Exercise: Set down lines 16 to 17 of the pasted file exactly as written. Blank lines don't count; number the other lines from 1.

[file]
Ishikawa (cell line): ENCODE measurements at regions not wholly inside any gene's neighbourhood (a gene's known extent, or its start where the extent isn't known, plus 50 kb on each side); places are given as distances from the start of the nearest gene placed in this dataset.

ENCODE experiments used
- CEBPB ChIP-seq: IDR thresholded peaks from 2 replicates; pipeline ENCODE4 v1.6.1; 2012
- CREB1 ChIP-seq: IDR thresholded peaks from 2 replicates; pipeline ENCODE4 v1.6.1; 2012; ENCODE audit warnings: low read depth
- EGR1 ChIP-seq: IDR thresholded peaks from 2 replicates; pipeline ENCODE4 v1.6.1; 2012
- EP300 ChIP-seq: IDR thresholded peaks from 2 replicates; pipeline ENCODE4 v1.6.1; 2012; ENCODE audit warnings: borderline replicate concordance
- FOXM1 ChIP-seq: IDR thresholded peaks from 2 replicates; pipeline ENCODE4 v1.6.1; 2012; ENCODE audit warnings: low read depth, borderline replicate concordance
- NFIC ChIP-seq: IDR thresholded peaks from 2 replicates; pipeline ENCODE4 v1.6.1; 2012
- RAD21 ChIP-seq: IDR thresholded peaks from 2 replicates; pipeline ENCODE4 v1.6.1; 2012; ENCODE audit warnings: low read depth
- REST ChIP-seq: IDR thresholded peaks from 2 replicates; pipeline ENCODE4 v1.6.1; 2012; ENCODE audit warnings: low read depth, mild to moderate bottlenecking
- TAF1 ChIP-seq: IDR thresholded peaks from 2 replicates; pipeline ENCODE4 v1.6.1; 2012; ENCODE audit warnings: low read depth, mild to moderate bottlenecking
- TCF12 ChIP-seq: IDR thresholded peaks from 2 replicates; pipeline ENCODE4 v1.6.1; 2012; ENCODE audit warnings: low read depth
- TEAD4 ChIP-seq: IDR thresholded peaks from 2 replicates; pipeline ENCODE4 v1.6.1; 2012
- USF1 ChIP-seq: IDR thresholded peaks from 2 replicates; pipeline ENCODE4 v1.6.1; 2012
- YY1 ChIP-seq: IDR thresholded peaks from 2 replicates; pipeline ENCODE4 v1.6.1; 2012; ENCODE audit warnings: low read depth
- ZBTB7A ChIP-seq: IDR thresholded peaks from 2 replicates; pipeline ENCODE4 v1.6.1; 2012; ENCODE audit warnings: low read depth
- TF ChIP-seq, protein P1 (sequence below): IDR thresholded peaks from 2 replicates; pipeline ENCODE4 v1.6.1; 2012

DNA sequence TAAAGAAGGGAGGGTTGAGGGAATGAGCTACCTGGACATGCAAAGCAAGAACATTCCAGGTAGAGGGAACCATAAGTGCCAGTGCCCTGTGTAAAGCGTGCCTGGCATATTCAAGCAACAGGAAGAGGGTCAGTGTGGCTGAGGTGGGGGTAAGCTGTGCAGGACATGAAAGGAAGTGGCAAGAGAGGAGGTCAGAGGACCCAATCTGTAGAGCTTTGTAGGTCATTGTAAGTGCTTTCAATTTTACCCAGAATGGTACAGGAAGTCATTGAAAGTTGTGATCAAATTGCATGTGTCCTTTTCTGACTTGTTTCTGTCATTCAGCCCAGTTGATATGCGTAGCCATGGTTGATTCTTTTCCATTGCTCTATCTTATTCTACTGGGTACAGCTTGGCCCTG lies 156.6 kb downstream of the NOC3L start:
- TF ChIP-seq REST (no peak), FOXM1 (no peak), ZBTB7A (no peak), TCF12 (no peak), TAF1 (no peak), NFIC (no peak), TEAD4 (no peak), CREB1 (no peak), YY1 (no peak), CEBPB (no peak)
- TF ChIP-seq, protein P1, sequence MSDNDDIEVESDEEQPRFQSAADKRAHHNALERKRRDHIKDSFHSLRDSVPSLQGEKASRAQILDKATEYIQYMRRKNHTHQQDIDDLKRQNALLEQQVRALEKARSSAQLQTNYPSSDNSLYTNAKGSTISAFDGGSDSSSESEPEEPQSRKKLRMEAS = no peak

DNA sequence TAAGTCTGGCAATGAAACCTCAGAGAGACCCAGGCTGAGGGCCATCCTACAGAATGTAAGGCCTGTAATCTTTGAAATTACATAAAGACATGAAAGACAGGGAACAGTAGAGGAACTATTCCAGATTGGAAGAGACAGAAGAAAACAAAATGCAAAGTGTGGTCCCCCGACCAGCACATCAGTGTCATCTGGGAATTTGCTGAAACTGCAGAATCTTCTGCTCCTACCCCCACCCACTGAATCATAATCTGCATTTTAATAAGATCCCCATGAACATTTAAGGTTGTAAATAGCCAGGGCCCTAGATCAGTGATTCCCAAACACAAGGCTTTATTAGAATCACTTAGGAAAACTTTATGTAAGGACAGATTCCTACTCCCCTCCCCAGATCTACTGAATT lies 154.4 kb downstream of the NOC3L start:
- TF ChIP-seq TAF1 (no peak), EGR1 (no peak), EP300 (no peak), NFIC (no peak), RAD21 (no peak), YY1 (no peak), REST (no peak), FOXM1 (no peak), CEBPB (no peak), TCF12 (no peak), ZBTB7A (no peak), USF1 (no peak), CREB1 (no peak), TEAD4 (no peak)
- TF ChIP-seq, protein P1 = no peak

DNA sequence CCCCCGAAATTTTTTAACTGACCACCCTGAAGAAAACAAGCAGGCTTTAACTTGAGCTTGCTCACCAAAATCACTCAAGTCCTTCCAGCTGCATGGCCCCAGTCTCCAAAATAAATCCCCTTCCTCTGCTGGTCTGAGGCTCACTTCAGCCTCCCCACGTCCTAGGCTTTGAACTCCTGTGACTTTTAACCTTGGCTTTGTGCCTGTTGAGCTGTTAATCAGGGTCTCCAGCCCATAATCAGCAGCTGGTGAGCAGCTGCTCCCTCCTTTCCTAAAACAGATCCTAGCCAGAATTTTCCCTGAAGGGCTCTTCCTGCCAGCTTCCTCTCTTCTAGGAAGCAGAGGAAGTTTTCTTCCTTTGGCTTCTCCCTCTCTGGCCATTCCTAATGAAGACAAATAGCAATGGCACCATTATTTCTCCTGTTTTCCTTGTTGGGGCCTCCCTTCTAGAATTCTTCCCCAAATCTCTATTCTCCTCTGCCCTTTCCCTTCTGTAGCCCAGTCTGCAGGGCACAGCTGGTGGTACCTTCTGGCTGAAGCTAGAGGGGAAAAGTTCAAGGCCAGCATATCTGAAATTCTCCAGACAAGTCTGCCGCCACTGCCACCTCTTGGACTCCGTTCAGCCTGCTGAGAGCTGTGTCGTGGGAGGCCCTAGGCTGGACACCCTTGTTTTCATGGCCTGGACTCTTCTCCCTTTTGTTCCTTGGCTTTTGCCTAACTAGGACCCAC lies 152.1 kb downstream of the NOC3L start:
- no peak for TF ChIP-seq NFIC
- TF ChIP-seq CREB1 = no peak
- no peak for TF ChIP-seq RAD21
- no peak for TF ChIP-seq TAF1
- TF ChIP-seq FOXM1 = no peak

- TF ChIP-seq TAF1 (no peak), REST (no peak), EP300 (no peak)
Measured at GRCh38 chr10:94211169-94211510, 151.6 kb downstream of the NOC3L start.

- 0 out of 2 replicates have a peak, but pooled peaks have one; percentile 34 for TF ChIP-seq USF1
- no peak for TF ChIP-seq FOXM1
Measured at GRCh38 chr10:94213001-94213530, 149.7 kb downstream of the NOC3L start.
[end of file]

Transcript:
- ZBTB7A ChIP-seq: IDR thresholded peaks from 2 replicates; pipeline ENCODE4 v1.6.1; 2012; ENCODE audit warnings: low read depth
- TF ChIP-seq, protein P1 (sequence below): IDR thresholded peaks from 2 replicates; pipeline ENCODE4 v1.6.1; 2012